But a hive on a hive stand means that the digital scales are probably already at thigh or hip height. Lifting 20-30 kg a short distance and holding it steady enough with a bent arm is very difficult.

At least it is if you don’t have forearms like Popeye or eat 2000 calories of protein shakes for breakfast before spending the morning doing benchpresses 🙁

Now you’re torquing

Which brings me back to maths and physics.

A comment on a post last season brought the eponymously named Fisher’s Nectar Detector to my attention. This is a digital torque wrench adapted to read hive weights. They retail for about $130 in the US, but I don’t think they’re sold in the UK 11.

The torque wrench is attached to a short L-shaped steel bracket that is inserted between the brood box and the floor of the hive. The weight is determined by gently applying torque, separating the box by a small distance and then lowering it again.

Although I don’t like the idea of separating the floor and the brood box, I’m intrigued by the advantages this method might offer. I also see no reason why you couldn’t lift the back of the hive from the hive stand, much in the same way as you manually heft a hive.

But the digital wrenches available here (for ~£25-50) record torque (e.g. Newton-metres), not weight. Converting one to the other isn’t difficult if you have a good understanding of basic physics.

I don’t … 🙁

But I think the Professor of Mechanics in the School of Physics might 😉

I’ll keep you posted.


 

A New Year, a new start

The short winter days and long dark nights provide ample opportunity to think about the season just gone, and the season ahead.

You can fret about what went wrong and invent a cunning plan to avoid repetition in the future.

Or, if things went right, you can marvel at your prescience and draft the first couple of chapters of your book “Zen and the Art of Beekeeping”.

But you should also prepare for the normal events you expect in the season ahead.

In many ways this year 1 will be the same as last year. Spring build-up, swarming and the spring honey crop, a dearth of nectar in June, summer honey, miticides and feeding … then winter.

Same as it ever was as David Byrne said.

That, or a pretty close approximation, will be true whether you live in Penzance (50.1°N) or Thurso (58.5°N).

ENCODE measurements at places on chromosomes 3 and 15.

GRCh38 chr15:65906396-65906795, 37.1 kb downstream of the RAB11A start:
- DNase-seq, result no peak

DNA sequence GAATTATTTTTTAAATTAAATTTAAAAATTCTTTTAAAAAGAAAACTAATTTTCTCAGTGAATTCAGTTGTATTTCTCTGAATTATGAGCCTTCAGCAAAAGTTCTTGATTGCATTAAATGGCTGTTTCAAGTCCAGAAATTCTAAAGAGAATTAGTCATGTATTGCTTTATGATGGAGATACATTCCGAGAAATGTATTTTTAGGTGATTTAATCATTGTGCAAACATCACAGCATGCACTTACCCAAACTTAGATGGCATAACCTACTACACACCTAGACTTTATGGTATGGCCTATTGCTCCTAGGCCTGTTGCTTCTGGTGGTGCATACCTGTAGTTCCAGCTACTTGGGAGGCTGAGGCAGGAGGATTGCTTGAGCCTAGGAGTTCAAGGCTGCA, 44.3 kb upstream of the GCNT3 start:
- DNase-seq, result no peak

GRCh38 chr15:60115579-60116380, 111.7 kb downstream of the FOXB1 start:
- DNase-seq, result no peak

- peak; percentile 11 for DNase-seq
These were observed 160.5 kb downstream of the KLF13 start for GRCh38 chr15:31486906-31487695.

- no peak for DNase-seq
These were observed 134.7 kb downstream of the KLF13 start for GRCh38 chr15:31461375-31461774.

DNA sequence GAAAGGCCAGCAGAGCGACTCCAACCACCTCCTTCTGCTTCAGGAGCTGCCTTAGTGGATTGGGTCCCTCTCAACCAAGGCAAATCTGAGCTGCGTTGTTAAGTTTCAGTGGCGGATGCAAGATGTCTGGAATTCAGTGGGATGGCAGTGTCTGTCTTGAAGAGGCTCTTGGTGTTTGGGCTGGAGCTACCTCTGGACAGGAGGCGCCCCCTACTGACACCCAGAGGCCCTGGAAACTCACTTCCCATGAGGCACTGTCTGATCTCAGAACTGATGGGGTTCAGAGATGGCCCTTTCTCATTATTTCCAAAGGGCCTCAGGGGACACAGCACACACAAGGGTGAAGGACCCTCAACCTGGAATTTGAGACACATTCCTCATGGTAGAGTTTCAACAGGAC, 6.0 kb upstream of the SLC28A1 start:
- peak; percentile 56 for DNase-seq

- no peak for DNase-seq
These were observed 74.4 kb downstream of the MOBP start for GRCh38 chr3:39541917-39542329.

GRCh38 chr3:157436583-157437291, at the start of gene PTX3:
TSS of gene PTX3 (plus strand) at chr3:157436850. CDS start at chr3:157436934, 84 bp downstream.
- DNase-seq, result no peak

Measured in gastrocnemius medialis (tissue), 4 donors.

Geographical elasticity

Of course, the timing of these events will differ depending upon the climate and the weather.

For convenience let’s assume the beekeeping season is the period when the average daytime temperature is above 10°C 2. That being the case, the beekeeping season in Penzance is about 6 months long.

In contrast, in Thurso it’s only about 4 months long.

More or less the same things happen except they’re squeezed into one third less time.

Once you have lived in an area for a few years you become attuned to this cycle of the seasons. Sure, the weather in individual years – a cold spring, an Indian summer – creates variation, but you begin to expect when particular things are likely to happen.

There’s an important lesson here. Beekeeping is an overtly local activity. It’s influenced by the climate, by the weather in an individual year, and by the regional environment. You need to appreciate these three things to understand what’s likely to happen when.

OSR ... can you believe it?!

Late April 2016, Fife … OSR and snow

Events are delayed by a cold spring, but if there’s oil seed rape in your locality the bees might be able to exploit the bounteous nectar and pollen in mid-April.

Mid-April 2014, Warwickshire

Foraging might extend into October in an Indian summer and those who live near moorland probably have heather yielding until mid/late September.

Move on

You cannot make decisions based on the calendar.

In this internet-connected age I think this is one of the most difficult things for beginners to appreciate. How many times do you see questions about the timing of key events in the beekeeping season – adding supers, splitting colonies, broodlessness – with no reference to where the person asking, or answering, the question lives?

It often takes a move to appreciate this geographical elasticity of the seasons at different latitudes.

When I moved from the Midlands to Scotland 3 in 2015 I became acutely aware of these differences in the beekeeping season.

When queen rearing in the Midlands my records show that I would sometimes start grafting in the second week in April. In some years I was still queen rearing in late August, with queens being successfully mated in September.

Locally bred queen ...

Locally bred queen …

In the last 5 years in Scotland the earliest I’ve seen a swarm was the 30th of April and the latest I’ve had one arrive in a bait hive was mid-July. Here, queen rearing is largely restricted to mid-May to late-June 4.

All of this is particularly relevant as most of my beekeeping is moving from the east coast to the west coast of Scotland this year.